Although we’re not a faith-based organization, the Bainum Family Foundation honors our founders’ commitment to faith-based education as part of our mission. Stewart and Jane Bainum both grew up in poverty and largely credit their success in life to their education at Seventh-day Adventist (SDA) boarding schools in the 1930s. Our Foundation, established in 1968, was intended to help children in similar circumstances by providing high-quality educational opportunities and other supports to give them the best chance of success in both school and life.

In 2013, as a result of several developments, the Foundation decided to phase out a legacy program that had been a centerpiece of our work for nearly two decades. Navigating this transition was a significant challenge for the Foundation and the partners involved in this program. So below, and in our new Bainum Brief, we are sharing our experiences and learnings in the hopes that it will benefit other foundations facing similar changes.

Shifting Our Strategy

The Foundation operated a program—initially called Pathways to Success and later, the Boarding and Day School Program (BDSP)—that provided scholarships to children and youth from low-income families in the Washington, D.C., area to allow them to attend one of 39 faith-based boarding and day schools across the United States. At its peak in 2009, the program was providing scholarships to 1,231 students, and over the years, we awarded more than $45 million in scholarships to thousands of students, while also providing support to the schools to ensure they had the resources, technology and wrap-around supports to help the scholarship recipients succeed.

But over time, two things happened: The needs of our partners and communities shifted, and the Foundation’s overall strategy moved from providing direct services to supporting and investing in broader and more sustainable systems impact. And so, beginning in 2013, we began to rethink our approach to how we supported faith-based education.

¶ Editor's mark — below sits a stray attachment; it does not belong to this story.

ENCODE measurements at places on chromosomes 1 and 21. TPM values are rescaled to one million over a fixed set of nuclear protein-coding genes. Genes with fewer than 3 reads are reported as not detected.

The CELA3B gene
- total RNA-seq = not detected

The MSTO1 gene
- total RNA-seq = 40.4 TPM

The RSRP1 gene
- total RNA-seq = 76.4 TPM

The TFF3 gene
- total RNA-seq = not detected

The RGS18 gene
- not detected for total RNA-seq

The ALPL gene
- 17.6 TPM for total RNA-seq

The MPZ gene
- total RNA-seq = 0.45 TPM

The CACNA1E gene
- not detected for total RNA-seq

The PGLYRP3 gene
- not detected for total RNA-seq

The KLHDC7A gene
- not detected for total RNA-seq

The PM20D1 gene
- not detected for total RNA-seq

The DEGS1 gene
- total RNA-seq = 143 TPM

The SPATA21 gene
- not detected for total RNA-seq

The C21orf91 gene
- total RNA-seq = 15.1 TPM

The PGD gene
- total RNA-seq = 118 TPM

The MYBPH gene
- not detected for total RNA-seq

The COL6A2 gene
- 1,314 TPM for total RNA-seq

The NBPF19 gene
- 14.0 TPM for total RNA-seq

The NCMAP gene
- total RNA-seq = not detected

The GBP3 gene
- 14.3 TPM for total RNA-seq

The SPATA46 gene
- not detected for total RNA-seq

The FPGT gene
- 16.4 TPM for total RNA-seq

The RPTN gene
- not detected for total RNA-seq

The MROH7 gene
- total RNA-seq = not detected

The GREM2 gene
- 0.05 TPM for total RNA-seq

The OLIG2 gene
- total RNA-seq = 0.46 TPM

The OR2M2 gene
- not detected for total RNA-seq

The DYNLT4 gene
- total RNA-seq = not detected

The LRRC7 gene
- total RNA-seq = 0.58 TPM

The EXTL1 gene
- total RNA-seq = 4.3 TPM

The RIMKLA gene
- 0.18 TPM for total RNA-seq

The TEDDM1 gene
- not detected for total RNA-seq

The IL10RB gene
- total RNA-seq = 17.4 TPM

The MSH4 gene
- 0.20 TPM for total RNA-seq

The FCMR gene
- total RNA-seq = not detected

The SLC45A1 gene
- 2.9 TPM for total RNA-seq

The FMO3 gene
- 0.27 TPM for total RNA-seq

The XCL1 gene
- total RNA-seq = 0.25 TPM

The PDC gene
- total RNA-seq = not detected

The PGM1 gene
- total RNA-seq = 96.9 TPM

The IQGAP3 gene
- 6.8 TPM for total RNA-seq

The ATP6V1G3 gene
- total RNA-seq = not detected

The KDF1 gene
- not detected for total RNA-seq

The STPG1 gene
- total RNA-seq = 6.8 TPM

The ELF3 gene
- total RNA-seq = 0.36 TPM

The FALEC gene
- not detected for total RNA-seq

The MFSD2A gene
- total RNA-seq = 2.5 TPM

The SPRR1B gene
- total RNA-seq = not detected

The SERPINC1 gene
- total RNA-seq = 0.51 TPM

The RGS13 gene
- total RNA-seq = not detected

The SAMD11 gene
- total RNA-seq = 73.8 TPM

While the BDSP had numerous successes, our staff noted growing challenges. For example:

  • Some students were not completing their educations at the school where they received their scholarship, making it difficult to assess outcomes.
  • Some schools were not tracking detailed outcomes data, only anecdotal stories.
  • Numerous schools were becoming financially dependent on scholarship funding.

At the same time, across faith-based education broadly, we saw other challenges, including:

  • Varying levels of student readiness for high school English and other academic requirements.
  • Noticeable differences in principal training and teacher development, plus frequent turnover among principals.

In response, the newly established Seventh Day Adventist Initiative (SDAI) team—formerly the BDSP team—created new programs in the areas of leadership excellence, instructional excellence and operational excellence, while continuing to fund strategic facility investments. Through these programs, we saw the opportunity to support SDA schools and partners from a systems perspective to achieve broader and more sustainable impact. It also allows us to better help both students and schools by focusing on creating high-quality, developmentally appropriate learning environments for infants, toddlers and youth.

Managing the Transition